I think it really has to do with people seeing themselves and their desires reflected in the programming. So often, you might have difficulty with recruiting folks and retention if there's not a connection between the folks who are leading the work and the folks who are served by the work. Programs where the people who are leading and doing the work reflect the community, have close connections to the community, and share a lived experience with the community tend to be more successful and have less of an issue with recruitment and retention in the program.

And make sure you're compensating folks who are taking on leadership roles. If you have a parent ambassador, make sure you’re really valuing the time and the expertise that they bring to the program, compensating them, and making sure that there are pathways to enter your organization. If year after year, your staff composition isn’t changing and you're not increasingly reflecting the community that you serve, there's an issue there. And in the food systems field, we have an issue with this. It’s a real thing that we need to contend with. It's always been important to change this, but I think now more than ever, we're seeing a lot of shifts in society, and it's time to make those changes.

“Diversity is not a strong point in our area. Should I try to incorporate international foods in our menus? Do you have suggestions for what foods could be introduced successfully to our less-than-varied demographic?”

There’s nothing wrong with looking at diversity, equity, and inclusion in farm to school by diversifying the menu and bringing in more culturally relevant foods. That's a great thing to do, in addition to sourcing from BIPOC farmers and food businesses. But what I really want people to do is push a little bit further. And so, in a school that has less racial diversity, what I really want us to focus on is equipping the young people in that school with tools to stand up for justice. That, to me, is more important than for example serving a culturally-relevant dish on your school menu. While it may support children of color in seeing themselves reflected in the food served, that alone doesn't really do anything or change anything. The goal isn't just to expose children to new foods from cultures that are different from their own. Ultimately, the goal is to shift power and to equip children with the knowledge and the skills to be able to stand up and fight for justice.
In less racially diverse schools, we need to explore race, identity, what it means for students to be white, and grapple with whiteness. And I think a lot of times, from the research I’m seeing, many parents in white families or white communities may think they are doing the right thing by not talking about race. And claiming they “don’t see color”. But that's actually harmful. Children notice differences in skin color. They recognize from a very young age that we have differences. We want to be honest about that. We want to equip children with the tools to talk about race from a young age. Just ignoring it and acting like those differences don't exist is not going to help anything. It is going to help perpetuate the existing problems that we have.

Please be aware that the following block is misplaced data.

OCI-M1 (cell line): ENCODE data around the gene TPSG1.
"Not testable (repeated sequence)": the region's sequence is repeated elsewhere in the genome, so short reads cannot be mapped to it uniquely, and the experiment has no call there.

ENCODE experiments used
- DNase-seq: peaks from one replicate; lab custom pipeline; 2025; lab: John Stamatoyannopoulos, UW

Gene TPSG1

My daughter, for example, goes to a school started by four Black women who were parents of Black children in the Portland public schools. The Portland public schools were not serving their children, so they started their own school. It's a multiracial school— majority Black, where there are white children, Latino children, and children of all different racial backgrounds. They do an incredible job of teaching children about racial identity, developing a positive sense of self, and teaching children that, yes, we are different, but we're all valuable. And to celebrate those differences. They teach the students to talk about race differences with comfort. As they grow up, they're able to talk about these subjects with increasing levels of confidence. Then when it comes time to talk about injustice, racism and systemic oppression, they have the tools, they have the language.

“How can we explore race and identity in an authentic way in our 98% white student population? How do we frame the discussion about equity with very young children—infants and pre-K?”

I love this question. This is a great question. I'm not going to give you specific answers, but what I'm going to do is point you to some resources - there's a lot of research on this. I think what you'll find in those resources is, sometimes we think, “Okay, well, my school is almost all white, so how do I talk about this? Or should I even be talking about this?” And that's because we're centering whiteness. Being white is considered  “normal,” it's centered so it's not something most white people feel like needs to be talked about. We want to relocate whiteness. We want to think about a circle of different racial identities and take whiteness out from the center so it is part of the circle with every other racial identity. Being white is not the norm. It is constructed as the default in our society, but we want to shift that. That requires us to be conscious of whiteness, talk about the construction of whiteness, and learn about its impact on our society and the world: colonization, land and resource theft, enslavement, displacement, and all of these forces that are part of our history and our present. Everything is connected.